Langley shelter holds Kitten Roundup

Three abandoned litters of kittens is three too many for the Langley Animal Protection Society.

The local animal welfare organization is holding a Kitten Roundup to rescue unwanted cats, and to encourage residents to spay and neuter their pets.

The roundup, on July 26 from 10 a.m. to 4 p.m., will allow no-questions-asked drop-off of kittens, moms, and pregnant cats at the Patti Dale Animal Shelter.

There will be no fees at all, said Sean Baker, director of the shelter.

The goal is to prevent people from dumping cats. It happened again Monday afternoon at Aldergrove Lake Park. A batch of kittens was found sealed in a Rubbermaid container with a small bowl  of water.

Anyone who can’t make it to the Aldergrove shelter can call a new Kitten Roundup Hotline at 604-332-4449, and a team will be sent to pick up the animals and drop off spay and neuter vouchers.

It’s a proactive measure designed to prevent incidents LAPS has been dealing with in recent weeks. At the start of the month, 10 kittens were found in a sealed box behind a church in Langley City. Three escaped when a Good Samaritan heard noise inside and opened the box. One of the remaining seven never recovered from the ordeal and died shortly after being taken to LAPS.

While the six remaining kittens – which were from two litters – were recovering, LAPS workers were alerted to another litter left in a Rubbermaid container in an Aldergrove park. These kittens had water, but were otherwise on their own.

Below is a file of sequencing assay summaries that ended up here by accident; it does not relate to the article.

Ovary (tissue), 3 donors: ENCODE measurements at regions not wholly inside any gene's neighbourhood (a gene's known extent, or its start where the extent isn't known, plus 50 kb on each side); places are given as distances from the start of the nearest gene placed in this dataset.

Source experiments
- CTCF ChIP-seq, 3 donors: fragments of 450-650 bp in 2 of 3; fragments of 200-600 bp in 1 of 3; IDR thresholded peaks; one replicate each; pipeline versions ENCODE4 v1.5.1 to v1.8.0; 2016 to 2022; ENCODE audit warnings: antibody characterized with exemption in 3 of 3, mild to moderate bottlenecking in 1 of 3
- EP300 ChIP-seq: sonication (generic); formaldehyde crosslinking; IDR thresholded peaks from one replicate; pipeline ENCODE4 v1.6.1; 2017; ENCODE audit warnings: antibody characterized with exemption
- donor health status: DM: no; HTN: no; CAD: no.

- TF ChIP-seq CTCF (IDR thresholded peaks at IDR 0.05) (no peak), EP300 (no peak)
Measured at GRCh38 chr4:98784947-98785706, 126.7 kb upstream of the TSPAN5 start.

The idea of the Kitten Roundup was tossed around between LAPS Jayne Nelson, Baker, and Shelly Roche, whose Tiny Kittens Facebook page regularly features cats from the local shelter.

It may be a big project for LAPS.

“We have a little bit of trepidation, because we have no idea how big the demand will be,” said Baker.

If there are more than five or six litters dropped off, LAPS will definitely have to lean on its volunteers to take them in as foster cats.

LAPS already has a network of volunteers who foster their cats and dogs, and 10 new volunteers have been recruited in the past few days to deal with any extra demand from the Kitten Roundup.

Because it costs LAPS to rescue cats – it costs approximatley $1,300 per litter for spaying, neutering, feeding, and vet care – LAPS is putting the proceeds of its Dog Dayz of Summer proceeds toward the Kitten Roundup. Cedar Rim Nursery will host the annual event on Aug. 8.

Dr. Renee Ferugson of Mountain View Veterinary Hospital will webcast spay and neuter surgeries and answer questions live on Thursday, July 24 to help promote the roundup.

Throughout the day on July 26, LAPS will be webcasting kitten intake exams, talking about spay and neuter programs, and answering questions live on the web at http://tinykittens.com/roundup.  

For more information, visit lapsbc.ca/kittenroundup.

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